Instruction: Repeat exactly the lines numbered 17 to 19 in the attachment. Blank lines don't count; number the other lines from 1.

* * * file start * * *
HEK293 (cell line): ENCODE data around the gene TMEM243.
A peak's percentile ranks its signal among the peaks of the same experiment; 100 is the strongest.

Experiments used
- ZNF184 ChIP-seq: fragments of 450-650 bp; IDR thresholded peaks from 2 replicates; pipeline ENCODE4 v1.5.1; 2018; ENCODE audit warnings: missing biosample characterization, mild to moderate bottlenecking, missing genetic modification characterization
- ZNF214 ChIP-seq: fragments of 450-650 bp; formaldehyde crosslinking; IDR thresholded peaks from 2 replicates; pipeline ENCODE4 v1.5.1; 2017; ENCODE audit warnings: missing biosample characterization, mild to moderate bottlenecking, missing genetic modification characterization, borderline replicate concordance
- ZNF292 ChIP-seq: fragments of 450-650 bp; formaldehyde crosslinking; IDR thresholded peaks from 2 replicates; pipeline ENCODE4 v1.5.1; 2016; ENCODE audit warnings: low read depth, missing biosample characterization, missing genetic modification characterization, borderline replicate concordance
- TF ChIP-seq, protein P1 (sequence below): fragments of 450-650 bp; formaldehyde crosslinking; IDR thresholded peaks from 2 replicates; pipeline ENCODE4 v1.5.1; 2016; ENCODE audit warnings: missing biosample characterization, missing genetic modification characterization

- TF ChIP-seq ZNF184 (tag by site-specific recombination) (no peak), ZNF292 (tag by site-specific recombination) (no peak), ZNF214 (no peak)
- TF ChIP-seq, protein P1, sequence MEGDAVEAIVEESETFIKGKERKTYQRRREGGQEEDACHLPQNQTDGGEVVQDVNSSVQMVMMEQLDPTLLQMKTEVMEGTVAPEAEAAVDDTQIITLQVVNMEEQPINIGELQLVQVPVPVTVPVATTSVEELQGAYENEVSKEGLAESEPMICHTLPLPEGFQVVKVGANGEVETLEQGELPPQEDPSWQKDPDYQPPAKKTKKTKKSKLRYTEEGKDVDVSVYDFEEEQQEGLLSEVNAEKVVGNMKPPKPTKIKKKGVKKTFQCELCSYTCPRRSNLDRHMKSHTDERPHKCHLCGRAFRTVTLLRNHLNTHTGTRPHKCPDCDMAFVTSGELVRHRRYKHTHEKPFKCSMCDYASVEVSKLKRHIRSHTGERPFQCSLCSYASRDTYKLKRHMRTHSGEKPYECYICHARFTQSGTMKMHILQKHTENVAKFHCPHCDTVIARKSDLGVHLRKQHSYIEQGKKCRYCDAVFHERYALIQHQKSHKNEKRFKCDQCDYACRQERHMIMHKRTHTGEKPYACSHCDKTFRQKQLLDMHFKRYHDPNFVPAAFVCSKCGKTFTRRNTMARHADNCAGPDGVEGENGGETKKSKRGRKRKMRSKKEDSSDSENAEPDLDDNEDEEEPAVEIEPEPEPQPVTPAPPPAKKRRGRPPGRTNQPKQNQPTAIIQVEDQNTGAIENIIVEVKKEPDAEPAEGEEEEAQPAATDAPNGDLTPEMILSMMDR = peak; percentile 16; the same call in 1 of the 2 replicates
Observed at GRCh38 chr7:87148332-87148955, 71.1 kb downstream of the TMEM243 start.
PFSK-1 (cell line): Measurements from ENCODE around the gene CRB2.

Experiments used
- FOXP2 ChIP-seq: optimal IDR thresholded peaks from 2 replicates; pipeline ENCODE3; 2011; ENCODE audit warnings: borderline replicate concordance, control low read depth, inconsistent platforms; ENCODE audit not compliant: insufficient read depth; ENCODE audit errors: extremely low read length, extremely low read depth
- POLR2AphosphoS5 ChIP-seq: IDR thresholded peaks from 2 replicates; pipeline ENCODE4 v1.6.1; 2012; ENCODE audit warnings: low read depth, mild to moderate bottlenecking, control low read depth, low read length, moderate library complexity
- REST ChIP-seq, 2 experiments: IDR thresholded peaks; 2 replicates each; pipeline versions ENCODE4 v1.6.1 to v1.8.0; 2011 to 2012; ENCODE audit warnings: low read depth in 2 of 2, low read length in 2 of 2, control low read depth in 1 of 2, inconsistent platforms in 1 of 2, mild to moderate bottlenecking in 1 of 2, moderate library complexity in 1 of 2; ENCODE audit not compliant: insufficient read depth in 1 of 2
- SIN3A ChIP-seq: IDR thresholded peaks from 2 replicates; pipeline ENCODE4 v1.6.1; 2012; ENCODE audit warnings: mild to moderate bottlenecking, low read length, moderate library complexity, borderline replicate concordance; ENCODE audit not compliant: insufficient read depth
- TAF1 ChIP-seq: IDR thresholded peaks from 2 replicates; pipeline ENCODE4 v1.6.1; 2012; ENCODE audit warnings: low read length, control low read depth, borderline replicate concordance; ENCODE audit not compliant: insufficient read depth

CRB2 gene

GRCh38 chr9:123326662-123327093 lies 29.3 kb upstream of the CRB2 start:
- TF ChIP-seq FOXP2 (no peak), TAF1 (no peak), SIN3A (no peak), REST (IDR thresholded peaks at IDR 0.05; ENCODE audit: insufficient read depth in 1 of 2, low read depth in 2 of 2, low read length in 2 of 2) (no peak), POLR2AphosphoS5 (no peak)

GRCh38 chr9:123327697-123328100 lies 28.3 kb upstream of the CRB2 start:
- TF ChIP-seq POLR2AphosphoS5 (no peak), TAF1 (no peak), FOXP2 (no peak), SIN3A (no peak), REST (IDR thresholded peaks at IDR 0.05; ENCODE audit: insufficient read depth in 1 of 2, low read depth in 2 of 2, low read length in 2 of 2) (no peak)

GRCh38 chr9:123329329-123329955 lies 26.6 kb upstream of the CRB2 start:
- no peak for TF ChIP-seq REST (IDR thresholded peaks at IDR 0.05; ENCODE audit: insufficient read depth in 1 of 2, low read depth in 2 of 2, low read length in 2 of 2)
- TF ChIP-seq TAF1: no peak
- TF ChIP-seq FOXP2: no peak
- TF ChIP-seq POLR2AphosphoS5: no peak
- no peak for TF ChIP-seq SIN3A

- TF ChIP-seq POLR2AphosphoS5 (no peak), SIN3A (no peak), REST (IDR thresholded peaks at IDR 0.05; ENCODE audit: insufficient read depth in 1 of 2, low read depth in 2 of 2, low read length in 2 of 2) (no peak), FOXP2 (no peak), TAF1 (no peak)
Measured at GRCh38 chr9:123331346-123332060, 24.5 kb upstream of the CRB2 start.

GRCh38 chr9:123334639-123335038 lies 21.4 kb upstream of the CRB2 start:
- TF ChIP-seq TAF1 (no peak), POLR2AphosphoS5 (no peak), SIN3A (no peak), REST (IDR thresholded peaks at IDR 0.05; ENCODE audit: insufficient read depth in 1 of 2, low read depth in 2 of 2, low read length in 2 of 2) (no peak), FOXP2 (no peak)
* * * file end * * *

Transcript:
- TAF1 ChIP-seq: IDR thresholded peaks from 2 replicates; pipeline ENCODE4 v1.6.1; 2012; ENCODE audit warnings: low read length, control low read depth, borderline replicate concordance; ENCODE audit not compliant: insufficient read depth

CRB2 gene

GRCh38 chr9:123326662-123327093 lies 29.3 kb upstream of the CRB2 start: